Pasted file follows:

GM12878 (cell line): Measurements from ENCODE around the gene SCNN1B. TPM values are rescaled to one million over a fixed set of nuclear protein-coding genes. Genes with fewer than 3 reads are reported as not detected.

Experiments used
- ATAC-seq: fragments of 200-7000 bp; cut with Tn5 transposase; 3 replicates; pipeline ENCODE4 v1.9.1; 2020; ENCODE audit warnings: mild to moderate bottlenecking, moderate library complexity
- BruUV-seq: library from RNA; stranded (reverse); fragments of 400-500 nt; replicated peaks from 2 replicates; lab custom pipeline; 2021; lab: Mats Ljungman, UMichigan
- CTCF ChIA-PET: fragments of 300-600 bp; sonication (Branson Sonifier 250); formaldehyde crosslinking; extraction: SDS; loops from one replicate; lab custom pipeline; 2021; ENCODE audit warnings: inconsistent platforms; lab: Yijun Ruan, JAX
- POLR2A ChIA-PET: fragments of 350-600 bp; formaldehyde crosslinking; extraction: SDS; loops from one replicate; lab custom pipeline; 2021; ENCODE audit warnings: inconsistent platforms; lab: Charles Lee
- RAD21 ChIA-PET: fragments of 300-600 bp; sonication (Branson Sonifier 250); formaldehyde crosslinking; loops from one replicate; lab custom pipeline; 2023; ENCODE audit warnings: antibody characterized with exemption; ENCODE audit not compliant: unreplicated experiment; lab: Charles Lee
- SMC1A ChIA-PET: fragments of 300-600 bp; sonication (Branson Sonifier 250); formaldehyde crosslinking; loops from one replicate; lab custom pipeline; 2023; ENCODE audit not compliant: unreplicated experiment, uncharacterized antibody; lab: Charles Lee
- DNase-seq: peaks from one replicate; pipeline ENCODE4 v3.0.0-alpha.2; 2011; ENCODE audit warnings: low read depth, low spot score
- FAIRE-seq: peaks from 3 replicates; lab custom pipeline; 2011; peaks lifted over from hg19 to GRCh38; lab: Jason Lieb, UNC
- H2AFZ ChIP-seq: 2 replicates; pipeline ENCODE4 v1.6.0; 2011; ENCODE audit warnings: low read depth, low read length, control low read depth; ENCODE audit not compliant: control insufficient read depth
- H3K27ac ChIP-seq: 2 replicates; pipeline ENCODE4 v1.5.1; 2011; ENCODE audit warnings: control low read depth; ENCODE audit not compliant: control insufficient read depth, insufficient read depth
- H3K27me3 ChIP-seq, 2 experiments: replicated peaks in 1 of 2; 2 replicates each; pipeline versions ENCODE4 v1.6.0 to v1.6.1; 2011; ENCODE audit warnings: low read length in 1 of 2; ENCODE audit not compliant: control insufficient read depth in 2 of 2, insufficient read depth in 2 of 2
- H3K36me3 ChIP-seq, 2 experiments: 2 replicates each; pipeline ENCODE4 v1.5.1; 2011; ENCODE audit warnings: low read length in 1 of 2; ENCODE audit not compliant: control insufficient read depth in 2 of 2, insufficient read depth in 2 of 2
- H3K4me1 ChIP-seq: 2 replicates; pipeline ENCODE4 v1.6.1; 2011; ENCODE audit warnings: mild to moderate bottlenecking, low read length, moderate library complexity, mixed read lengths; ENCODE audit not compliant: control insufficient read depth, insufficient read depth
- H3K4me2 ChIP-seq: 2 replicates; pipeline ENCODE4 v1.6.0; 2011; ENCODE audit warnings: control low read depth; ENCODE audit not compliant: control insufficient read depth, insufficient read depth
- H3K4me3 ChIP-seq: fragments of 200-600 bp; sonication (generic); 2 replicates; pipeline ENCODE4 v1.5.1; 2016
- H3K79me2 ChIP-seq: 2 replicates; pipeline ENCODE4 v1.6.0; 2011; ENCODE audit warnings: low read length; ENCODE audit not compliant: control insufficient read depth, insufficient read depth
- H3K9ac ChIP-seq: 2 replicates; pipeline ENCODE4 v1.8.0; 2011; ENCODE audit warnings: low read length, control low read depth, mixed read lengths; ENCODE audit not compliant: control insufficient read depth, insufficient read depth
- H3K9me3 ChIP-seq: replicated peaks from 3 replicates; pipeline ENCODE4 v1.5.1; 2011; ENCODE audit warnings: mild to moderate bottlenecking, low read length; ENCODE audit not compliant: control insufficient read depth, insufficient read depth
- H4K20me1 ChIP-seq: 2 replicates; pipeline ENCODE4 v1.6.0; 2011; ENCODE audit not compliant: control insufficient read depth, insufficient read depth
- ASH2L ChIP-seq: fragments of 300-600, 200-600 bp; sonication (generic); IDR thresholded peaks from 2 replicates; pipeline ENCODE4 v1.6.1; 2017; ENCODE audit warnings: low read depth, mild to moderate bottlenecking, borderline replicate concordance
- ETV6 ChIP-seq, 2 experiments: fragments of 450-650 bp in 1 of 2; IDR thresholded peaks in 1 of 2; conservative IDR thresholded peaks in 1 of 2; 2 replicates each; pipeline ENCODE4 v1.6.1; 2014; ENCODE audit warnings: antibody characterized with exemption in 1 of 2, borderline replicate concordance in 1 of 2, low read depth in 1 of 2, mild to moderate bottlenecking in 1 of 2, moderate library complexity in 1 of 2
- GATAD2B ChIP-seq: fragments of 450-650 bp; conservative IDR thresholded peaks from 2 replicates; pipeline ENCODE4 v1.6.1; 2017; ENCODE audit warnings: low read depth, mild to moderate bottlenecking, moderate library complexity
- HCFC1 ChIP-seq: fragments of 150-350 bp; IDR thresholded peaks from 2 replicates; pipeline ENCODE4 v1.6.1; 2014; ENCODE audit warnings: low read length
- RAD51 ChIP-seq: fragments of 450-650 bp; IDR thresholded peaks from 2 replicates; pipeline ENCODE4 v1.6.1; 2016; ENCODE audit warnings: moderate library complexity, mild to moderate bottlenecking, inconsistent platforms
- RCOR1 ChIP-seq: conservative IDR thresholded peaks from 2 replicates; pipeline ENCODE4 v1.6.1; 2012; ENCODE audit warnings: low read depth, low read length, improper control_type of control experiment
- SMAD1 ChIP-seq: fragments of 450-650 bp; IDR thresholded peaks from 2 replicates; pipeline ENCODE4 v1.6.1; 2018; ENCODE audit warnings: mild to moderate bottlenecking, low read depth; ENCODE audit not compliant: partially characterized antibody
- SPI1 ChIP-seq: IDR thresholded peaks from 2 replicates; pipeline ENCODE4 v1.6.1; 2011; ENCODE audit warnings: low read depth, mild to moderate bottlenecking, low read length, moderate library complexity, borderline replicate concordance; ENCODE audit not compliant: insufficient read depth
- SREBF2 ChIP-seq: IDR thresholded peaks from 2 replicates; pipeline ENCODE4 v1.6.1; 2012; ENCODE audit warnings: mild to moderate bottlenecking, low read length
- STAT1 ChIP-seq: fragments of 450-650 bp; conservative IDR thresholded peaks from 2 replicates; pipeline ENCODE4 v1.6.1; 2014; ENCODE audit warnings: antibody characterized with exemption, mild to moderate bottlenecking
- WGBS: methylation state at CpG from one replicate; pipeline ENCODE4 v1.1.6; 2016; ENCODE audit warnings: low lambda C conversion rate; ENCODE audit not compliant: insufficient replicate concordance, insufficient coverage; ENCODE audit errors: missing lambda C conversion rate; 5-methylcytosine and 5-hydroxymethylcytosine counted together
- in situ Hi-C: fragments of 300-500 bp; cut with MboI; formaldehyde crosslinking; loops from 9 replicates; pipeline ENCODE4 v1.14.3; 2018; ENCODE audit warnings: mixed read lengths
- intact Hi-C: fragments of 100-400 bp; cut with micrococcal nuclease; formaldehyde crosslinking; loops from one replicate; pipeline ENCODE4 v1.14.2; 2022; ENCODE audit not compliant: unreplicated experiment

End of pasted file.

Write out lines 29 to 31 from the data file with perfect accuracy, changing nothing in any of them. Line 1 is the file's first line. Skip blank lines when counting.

- SPI1 ChIP-seq: IDR thresholded peaks from 2 replicates; pipeline ENCODE4 v1.6.1; 2011; ENCODE audit warnings: low read depth, mild to moderate bottlenecking, low read length, moderate library complexity, borderline replicate concordance; ENCODE audit not compliant: insufficient read depth
- SREBF2 ChIP-seq: IDR thresholded peaks from 2 replicates; pipeline ENCODE4 v1.6.1; 2012; ENCODE audit warnings: mild to moderate bottlenecking, low read length
- STAT1 ChIP-seq: fragments of 450-650 bp; conservative IDR thresholded peaks from 2 replicates; pipeline ENCODE4 v1.6.1; 2014; ENCODE audit warnings: antibody characterized with exemption, mild to moderate bottlenecking